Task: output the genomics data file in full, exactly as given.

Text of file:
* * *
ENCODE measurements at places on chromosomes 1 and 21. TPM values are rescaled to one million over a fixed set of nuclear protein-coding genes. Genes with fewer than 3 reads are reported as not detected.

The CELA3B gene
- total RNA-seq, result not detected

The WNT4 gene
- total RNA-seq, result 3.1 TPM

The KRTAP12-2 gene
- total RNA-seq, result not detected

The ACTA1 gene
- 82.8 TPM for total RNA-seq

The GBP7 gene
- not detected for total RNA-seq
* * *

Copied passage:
ENCODE measurements at places on chromosomes 1 and 21. TPM values are rescaled to one million over a fixed set of nuclear protein-coding genes. Genes with fewer than 3 reads are reported as not detected.

The CELA3B gene
- total RNA-seq, result not detected

The WNT4 gene
- total RNA-seq, result 3.1 TPM

The KRTAP12-2 gene
- total RNA-seq, result not detected

The ACTA1 gene
- 82.8 TPM for total RNA-seq

The GBP7 gene
- not detected for total RNA-seq